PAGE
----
DaVinci Code, Lost Gospels … the Lost

I’ve a confession to make: I am on my final pages of Foucault’s Pendulum by Umberto Eco (1988), which — so I hear — is the fictional forerunner of the plethora of recently published books which include Gnosticism, Knight’s Templar lore, Rosicrucianism, etc. A further confession: I’ve skipped about every 10th word due to ignorance :)

The above link’s article goes a long way in splashing some nice cold water on some old, old fires. (Speaking of old fires, some day I’ll have to recount my own days as a Gnostic wannabe. For now, it’s a secret :)

  • http://www.blogger.com/profile/01550176884070786090 Karl Thienes

    Father, we’d love to hear your story! :)

  • http://www.blogger.com/profile/13767334011657735131 Huw Raphael

    Hmmm. I think a lot of us need to let our past out of the broom closet, if you’ll pardon the phrase. There’s a way out… some folks just need to be shown.

  • http://www.blogger.com/profile/11429519080000541962 Fr Joseph Huneycutt

    Brooms? Closets? Gnostics? Gosh, I’m starting to feel like an Episcopalian again!

  • http://www.blogger.com/profile/13767334011657735131 Huw Raphael

    Mm. 1988. well not really 20 years ago reading it… but I did read it in hardcovr – that thing was a BRICK in the book bag.

  • http://www.blogger.com/profile/17028007138553305228 Jakob Smith

    Gnostic wannabe? That intriques me. Not because I am one myself, but because I think I know some of the kind who are interested in the orthodox Church. I can’t keep my thoughts together on the subject. Why are gnostic wannabes interested in the orthodox Church and when they are standing in the choice what convinces them in favour of the orthodox Church and viceversa? I believe that the Holy Spirit is the convincer and I don’t believe in arguments as convincers, but is it totally impossible to understand the gnostic wannabes choice?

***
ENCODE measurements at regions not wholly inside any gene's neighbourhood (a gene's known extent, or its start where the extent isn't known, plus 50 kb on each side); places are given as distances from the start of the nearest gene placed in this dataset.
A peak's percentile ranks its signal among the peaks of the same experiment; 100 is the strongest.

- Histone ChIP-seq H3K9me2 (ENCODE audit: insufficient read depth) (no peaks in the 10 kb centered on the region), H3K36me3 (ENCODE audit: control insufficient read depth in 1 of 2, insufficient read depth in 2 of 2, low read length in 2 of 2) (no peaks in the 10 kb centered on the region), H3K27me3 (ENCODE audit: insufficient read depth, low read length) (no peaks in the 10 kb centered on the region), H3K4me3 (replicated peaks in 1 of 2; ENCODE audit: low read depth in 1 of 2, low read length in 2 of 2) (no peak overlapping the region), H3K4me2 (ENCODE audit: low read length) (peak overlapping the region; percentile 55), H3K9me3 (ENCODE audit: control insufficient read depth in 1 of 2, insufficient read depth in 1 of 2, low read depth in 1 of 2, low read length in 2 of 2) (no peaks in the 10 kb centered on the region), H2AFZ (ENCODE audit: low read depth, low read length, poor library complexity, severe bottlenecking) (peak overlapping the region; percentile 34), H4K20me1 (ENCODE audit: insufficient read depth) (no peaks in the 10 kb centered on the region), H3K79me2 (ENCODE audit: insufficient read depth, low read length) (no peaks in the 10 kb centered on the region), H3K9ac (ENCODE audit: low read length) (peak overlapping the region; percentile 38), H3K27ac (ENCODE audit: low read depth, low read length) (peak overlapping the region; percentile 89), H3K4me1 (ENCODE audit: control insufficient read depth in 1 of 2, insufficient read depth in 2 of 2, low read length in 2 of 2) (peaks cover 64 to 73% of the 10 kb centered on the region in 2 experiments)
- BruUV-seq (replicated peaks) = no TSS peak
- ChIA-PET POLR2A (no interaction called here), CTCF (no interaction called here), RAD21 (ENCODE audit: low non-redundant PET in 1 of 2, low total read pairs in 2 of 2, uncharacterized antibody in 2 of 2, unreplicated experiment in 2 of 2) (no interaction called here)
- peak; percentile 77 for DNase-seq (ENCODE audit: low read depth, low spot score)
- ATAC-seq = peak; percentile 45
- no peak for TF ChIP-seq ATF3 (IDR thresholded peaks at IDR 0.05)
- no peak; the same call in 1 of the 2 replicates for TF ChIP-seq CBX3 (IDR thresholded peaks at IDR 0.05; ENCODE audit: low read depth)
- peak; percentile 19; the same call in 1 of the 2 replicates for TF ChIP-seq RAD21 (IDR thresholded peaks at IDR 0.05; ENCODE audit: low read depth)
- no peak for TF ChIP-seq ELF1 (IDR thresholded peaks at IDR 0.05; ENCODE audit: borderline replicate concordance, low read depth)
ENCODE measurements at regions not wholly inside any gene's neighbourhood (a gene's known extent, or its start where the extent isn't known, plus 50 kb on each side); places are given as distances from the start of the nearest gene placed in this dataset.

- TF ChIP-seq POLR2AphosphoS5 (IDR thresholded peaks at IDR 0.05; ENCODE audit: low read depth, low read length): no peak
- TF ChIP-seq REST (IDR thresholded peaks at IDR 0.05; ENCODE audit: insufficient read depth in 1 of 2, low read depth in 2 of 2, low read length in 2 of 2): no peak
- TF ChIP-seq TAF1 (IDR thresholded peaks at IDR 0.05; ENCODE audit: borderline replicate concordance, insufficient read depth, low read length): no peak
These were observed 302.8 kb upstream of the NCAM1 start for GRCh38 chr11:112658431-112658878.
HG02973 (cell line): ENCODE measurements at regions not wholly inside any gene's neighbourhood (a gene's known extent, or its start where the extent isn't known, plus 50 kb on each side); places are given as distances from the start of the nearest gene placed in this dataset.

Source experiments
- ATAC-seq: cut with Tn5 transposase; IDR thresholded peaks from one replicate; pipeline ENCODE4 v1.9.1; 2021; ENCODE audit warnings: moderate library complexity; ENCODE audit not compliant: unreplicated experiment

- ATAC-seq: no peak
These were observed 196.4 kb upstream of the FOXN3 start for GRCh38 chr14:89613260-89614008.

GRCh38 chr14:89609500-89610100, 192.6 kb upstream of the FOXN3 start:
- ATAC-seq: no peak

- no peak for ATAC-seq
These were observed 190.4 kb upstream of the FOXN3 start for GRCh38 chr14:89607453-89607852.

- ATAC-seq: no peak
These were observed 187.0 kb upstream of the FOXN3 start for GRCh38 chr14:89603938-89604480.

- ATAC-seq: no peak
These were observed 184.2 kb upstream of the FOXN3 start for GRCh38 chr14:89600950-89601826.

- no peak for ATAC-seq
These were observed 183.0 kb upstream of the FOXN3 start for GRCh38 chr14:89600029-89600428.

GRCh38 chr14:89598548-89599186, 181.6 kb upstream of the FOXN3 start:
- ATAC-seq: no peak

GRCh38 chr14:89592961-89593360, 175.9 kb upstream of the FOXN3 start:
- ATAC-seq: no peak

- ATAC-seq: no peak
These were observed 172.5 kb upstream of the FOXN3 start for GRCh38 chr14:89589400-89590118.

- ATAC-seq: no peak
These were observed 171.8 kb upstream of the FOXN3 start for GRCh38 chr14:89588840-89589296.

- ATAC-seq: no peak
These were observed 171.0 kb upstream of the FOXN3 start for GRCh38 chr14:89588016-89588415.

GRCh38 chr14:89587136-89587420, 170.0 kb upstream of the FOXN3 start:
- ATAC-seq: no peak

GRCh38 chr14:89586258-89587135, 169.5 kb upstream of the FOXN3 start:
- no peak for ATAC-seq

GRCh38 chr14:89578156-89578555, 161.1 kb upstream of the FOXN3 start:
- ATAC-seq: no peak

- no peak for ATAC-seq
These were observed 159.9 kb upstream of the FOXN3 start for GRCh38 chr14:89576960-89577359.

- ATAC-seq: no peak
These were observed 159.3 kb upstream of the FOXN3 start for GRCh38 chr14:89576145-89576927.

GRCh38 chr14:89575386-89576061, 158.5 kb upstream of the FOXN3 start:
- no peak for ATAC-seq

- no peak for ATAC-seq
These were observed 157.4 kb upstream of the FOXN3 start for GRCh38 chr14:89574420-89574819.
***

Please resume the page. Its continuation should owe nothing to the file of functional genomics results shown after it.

• http://www.blogger.com/profile/09532652587966755939 james

    I used to want to believe stuff like that so I could discount Christianity and live whatever way I wanted to. Secular humanism, sin, depravity, etc., were what I wanted to justify. I never could succeed, though.

  • http://www.blogger.com/profile/11429519080000541962 Fr Joseph Huneycutt

    When I was in seminary [Episcopalian], I discovered Christian Mystics. That was, at the time, a saving grace for me. I still like to study Evelyn Underhill’s book, Mysticism, ever so often. The French mystic, Jean Pierre de Caussade, became my favorite of the genre. I learned, through learning of Christian mysticism, that one did not have to go outside the church or play with “hidden knowledge” to appreciate one’s experience in light of the Gospel and soteriology. Discovering that mysticism is not a separate “science” within Eastern Orthodoxy certainly helped smooth the path of my conversion.